HEALTH OFFICIALS SEEK HELP FROM U.S. TO CONTROL VIRUS
23 Apr 2003
Source: New York Times, April 23, 2003
Health Officials Seek Help From U.S. to Control Virus
By LAWRENCE K. ALTMAN
Canadian health officials, concerned about the continued spread of the illness known as SARS among health care workers and new studies suggesting that the virus can survive on objects for 24 hours, have asked experts from the United States Centers for Disease Control and Prevention to visit their hospitals and help them control the epidemic there.
The C.D.C. team from Atlanta arrived yesterday as health workers caring for SARS patients in hospitals in the Toronto area were advised to wear two sets of gloves and two gowns as well as full face shields while caring for patients with SARS, or severe acute respiratory syndrome. Earlier, health workers were advised to wear only one set of gloves and gown and a special mask.
Health officials also advised hospitals and clinics to clean rooms where SARS patients are treated more stringently and to restrict access to those rooms.
One reason for strengthening the already strong infection control measures is that SARS is still being spread to health care workers even though they took the proper precautions in caring for SARS patients. Yesterday, Ontario health officials said that new SARS cases had occurred among health workers at two Toronto hospitals — Sunnybrook Hospital and Mount Sinai Hospital — last week.
A second reason is that health officials now say that the SARS virus can survive for 24 hours. SARS is a newly discovered member of the coronavirus family. Some coronaviruses are known to be able to survive on objects for up to three hours.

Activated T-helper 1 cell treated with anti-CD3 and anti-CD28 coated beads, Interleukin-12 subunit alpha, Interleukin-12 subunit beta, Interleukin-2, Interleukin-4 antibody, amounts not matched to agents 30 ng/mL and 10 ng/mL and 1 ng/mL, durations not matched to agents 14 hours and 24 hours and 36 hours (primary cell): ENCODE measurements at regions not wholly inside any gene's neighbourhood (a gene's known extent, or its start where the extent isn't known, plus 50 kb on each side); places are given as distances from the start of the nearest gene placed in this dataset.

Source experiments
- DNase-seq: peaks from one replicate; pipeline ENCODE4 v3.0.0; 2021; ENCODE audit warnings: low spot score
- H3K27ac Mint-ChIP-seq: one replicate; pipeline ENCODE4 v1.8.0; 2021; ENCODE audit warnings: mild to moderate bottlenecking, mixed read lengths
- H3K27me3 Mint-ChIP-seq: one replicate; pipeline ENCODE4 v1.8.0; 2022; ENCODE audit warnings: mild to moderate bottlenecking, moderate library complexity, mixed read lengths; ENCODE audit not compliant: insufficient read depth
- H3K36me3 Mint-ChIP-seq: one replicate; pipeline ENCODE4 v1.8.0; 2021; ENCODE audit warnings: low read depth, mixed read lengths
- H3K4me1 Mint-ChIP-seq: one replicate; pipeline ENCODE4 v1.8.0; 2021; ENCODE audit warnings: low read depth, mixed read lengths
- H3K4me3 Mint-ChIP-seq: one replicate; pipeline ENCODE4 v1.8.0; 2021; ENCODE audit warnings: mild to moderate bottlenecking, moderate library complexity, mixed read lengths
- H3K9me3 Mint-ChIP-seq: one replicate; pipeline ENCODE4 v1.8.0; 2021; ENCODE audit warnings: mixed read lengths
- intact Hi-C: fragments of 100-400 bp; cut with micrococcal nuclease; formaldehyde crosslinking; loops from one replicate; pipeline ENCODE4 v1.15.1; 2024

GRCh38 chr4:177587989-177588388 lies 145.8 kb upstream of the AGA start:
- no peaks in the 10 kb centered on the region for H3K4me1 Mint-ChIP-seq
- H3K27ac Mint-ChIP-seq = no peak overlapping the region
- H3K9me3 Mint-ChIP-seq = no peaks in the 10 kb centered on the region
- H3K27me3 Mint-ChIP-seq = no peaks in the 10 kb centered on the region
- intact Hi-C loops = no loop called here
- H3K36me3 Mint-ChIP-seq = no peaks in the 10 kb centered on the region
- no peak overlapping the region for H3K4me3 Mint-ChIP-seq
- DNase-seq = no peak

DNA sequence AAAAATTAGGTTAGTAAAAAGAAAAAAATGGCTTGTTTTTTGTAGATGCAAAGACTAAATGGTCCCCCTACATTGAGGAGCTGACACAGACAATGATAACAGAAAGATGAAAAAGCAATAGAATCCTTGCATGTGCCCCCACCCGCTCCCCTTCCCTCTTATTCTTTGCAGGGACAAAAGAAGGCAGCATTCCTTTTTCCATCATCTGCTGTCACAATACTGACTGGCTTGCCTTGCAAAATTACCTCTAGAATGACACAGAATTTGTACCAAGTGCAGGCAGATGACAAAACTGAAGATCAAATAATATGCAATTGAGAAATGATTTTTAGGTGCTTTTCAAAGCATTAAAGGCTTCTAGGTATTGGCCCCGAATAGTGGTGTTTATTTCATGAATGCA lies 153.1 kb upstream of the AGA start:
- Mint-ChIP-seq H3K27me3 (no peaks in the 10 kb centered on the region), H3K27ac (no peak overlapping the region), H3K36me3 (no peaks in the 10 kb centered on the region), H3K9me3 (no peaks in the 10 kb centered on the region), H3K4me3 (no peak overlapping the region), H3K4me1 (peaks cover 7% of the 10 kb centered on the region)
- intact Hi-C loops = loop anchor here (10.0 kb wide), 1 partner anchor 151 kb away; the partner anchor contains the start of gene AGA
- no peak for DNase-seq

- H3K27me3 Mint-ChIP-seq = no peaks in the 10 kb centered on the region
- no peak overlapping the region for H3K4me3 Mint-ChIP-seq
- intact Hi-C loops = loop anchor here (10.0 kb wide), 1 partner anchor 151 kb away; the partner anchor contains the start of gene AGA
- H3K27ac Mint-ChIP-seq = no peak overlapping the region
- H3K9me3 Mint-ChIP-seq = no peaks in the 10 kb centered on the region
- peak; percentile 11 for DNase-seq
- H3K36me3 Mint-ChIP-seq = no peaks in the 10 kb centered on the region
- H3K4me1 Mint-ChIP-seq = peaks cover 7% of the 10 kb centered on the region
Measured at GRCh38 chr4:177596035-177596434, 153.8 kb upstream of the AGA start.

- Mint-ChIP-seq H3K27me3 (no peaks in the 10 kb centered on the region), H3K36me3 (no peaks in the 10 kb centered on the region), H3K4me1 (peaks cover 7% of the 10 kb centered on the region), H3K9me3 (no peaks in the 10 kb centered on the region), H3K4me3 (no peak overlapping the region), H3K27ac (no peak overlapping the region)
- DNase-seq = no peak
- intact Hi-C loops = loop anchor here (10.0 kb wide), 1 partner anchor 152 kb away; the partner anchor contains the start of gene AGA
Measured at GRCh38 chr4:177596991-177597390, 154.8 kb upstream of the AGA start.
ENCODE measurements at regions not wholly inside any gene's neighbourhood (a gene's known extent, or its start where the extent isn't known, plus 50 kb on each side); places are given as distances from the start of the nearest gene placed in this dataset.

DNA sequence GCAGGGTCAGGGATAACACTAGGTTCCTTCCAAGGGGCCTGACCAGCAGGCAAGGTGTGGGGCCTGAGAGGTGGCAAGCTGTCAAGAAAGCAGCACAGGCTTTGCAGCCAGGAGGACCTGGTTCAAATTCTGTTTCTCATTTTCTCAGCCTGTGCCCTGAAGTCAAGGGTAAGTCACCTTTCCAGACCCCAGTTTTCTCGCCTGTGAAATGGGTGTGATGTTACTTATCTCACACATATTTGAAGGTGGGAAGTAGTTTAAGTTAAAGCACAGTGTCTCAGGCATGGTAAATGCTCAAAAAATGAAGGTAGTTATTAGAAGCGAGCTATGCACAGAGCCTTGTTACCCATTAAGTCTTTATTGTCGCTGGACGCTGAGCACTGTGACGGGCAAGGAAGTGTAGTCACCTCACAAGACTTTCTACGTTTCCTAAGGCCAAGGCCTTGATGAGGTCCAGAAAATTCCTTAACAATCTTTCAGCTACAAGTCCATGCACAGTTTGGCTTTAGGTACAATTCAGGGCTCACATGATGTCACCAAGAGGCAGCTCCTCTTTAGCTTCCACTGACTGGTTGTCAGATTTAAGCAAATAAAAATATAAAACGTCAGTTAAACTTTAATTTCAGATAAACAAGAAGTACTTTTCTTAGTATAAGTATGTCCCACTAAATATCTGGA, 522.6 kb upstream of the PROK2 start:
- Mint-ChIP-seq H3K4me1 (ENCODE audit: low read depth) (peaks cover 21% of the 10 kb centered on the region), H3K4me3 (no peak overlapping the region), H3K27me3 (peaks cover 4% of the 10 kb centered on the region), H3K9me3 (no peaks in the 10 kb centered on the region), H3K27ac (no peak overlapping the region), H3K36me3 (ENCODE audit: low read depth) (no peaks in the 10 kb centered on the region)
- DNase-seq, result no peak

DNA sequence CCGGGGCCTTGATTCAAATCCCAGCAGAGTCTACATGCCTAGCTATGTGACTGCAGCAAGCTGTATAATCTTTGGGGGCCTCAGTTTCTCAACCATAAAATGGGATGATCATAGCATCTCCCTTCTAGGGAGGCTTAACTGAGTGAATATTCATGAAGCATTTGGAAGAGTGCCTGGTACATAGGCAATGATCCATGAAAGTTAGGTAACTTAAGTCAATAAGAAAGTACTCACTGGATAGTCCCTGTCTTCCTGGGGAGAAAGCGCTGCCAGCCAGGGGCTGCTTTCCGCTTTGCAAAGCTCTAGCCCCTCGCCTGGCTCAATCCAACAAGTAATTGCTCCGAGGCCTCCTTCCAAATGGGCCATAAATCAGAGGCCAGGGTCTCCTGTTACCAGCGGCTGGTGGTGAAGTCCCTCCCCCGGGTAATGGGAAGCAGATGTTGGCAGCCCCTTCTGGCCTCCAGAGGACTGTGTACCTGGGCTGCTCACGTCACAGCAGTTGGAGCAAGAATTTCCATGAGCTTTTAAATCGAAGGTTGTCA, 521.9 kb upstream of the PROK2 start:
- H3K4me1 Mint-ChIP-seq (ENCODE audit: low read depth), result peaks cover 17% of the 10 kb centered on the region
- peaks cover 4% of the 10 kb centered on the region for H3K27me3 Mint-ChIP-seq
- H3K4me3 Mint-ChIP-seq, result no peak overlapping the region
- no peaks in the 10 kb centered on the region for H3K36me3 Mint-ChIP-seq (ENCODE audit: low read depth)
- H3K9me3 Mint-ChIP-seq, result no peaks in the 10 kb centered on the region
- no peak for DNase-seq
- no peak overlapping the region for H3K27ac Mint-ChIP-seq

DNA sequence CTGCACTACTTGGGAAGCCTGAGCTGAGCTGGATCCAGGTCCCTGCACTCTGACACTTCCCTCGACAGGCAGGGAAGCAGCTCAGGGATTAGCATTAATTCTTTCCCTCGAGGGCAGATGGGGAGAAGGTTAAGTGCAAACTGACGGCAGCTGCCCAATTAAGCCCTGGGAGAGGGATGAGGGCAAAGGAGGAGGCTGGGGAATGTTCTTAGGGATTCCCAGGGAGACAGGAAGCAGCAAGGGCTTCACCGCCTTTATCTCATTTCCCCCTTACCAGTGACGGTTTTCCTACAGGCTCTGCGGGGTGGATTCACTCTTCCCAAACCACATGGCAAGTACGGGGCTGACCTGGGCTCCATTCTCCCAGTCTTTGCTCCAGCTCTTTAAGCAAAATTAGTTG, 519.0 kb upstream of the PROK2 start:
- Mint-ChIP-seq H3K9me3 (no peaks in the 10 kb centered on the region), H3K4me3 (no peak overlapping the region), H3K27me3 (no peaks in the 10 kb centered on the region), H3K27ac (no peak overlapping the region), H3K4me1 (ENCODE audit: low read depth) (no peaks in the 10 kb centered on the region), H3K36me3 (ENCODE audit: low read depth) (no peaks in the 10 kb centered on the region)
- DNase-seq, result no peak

But the SARS "virus has the capacity to survive for 24 hours, that's been studied," said Dr. Dick Zoutman, an infectious disease specialist from Kingston, Ontario, and chairman of the scientific advisory committee on SARS in Toronto.
The finding "raises the specter of transmitting SARS on objects like a pen or a health care aid or something that goes in your mouth, for example a thermometer, and so we've had to take that into account," Dr. Zoutman said.
Health officials still believe that SARS is spread primarily in large droplets from coughs and sneezes. But the new studies on the length of time that the SARS virus can survive to contaminate an object renews concern about the role of the environment in spreading the disease.
"We think the environment in and around a patient's room becomes heavily contaminated with coronavirus that can survive on table tops, bed rails and blood pressure cuffs for 24 hours," said Dr. Donald Low, chief of microbiology at Mount Sinai Hospital in Toronto. A C.D.C. official said that initial studies showing the long survival capacity of the virus were now being repeated.
Health care workers who strictly enforce infection control measures in caring for patients may then become contaminated when they leave a patient's room and take off their protective gear, Dr. Low said.